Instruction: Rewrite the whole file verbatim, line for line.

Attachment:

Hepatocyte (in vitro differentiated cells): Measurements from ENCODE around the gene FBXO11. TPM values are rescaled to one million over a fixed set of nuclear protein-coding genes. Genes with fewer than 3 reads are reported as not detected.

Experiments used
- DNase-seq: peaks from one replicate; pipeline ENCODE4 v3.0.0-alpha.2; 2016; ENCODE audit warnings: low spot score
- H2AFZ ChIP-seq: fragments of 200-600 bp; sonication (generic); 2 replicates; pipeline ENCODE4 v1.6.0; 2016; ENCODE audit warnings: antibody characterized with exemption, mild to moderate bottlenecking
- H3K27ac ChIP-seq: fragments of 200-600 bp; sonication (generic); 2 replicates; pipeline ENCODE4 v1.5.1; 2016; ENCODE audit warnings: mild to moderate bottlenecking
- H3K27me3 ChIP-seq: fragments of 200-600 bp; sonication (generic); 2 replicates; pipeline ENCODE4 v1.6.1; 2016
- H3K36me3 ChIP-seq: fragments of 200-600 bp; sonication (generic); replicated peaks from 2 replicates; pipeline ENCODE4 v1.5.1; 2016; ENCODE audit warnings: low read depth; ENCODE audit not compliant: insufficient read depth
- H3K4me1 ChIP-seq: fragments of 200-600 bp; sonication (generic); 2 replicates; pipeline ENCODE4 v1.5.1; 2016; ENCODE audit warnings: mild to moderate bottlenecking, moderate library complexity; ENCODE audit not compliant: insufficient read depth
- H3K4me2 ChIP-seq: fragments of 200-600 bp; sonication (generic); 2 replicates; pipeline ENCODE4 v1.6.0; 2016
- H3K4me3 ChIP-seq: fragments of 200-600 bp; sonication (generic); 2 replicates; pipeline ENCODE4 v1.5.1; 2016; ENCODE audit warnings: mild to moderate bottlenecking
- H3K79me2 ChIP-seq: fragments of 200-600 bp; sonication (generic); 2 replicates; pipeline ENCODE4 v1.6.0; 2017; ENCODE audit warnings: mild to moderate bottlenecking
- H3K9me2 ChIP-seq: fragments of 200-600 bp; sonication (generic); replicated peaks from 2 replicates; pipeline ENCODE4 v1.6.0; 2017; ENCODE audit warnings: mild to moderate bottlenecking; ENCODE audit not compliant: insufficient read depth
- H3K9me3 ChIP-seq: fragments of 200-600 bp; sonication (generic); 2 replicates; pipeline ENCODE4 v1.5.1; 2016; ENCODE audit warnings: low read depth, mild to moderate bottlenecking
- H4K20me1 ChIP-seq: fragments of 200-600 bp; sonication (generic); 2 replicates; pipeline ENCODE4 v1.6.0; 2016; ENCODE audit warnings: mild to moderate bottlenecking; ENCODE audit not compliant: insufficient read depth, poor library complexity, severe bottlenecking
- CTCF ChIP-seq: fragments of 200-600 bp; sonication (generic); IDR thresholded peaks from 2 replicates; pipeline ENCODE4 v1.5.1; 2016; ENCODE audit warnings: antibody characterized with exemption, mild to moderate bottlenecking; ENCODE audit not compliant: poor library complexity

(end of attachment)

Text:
Hepatocyte (in vitro differentiated cells): Measurements from ENCODE around the gene FBXO11. TPM values are rescaled to one million over a fixed set of nuclear protein-coding genes. Genes with fewer than 3 reads are reported as not detected.

Experiments used
- DNase-seq: peaks from one replicate; pipeline ENCODE4 v3.0.0-alpha.2; 2016; ENCODE audit warnings: low spot score
- H2AFZ ChIP-seq: fragments of 200-600 bp; sonication (generic); 2 replicates; pipeline ENCODE4 v1.6.0; 2016; ENCODE audit warnings: antibody characterized with exemption, mild to moderate bottlenecking
- H3K27ac ChIP-seq: fragments of 200-600 bp; sonication (generic); 2 replicates; pipeline ENCODE4 v1.5.1; 2016; ENCODE audit warnings: mild to moderate bottlenecking
- H3K27me3 ChIP-seq: fragments of 200-600 bp; sonication (generic); 2 replicates; pipeline ENCODE4 v1.6.1; 2016
- H3K36me3 ChIP-seq: fragments of 200-600 bp; sonication (generic); replicated peaks from 2 replicates; pipeline ENCODE4 v1.5.1; 2016; ENCODE audit warnings: low read depth; ENCODE audit not compliant: insufficient read depth
- H3K4me1 ChIP-seq: fragments of 200-600 bp; sonication (generic); 2 replicates; pipeline ENCODE4 v1.5.1; 2016; ENCODE audit warnings: mild to moderate bottlenecking, moderate library complexity; ENCODE audit not compliant: insufficient read depth
- H3K4me2 ChIP-seq: fragments of 200-600 bp; sonication (generic); 2 replicates; pipeline ENCODE4 v1.6.0; 2016
- H3K4me3 ChIP-seq: fragments of 200-600 bp; sonication (generic); 2 replicates; pipeline ENCODE4 v1.5.1; 2016; ENCODE audit warnings: mild to moderate bottlenecking
- H3K79me2 ChIP-seq: fragments of 200-600 bp; sonication (generic); 2 replicates; pipeline ENCODE4 v1.6.0; 2017; ENCODE audit warnings: mild to moderate bottlenecking
- H3K9me2 ChIP-seq: fragments of 200-600 bp; sonication (generic); replicated peaks from 2 replicates; pipeline ENCODE4 v1.6.0; 2017; ENCODE audit warnings: mild to moderate bottlenecking; ENCODE audit not compliant: insufficient read depth
- H3K9me3 ChIP-seq: fragments of 200-600 bp; sonication (generic); 2 replicates; pipeline ENCODE4 v1.5.1; 2016; ENCODE audit warnings: low read depth, mild to moderate bottlenecking
- H4K20me1 ChIP-seq: fragments of 200-600 bp; sonication (generic); 2 replicates; pipeline ENCODE4 v1.6.0; 2016; ENCODE audit warnings: mild to moderate bottlenecking; ENCODE audit not compliant: insufficient read depth, poor library complexity, severe bottlenecking
- CTCF ChIP-seq: fragments of 200-600 bp; sonication (generic); IDR thresholded peaks from 2 replicates; pipeline ENCODE4 v1.5.1; 2016; ENCODE audit warnings: antibody characterized with exemption, mild to moderate bottlenecking; ENCODE audit not compliant: poor library complexity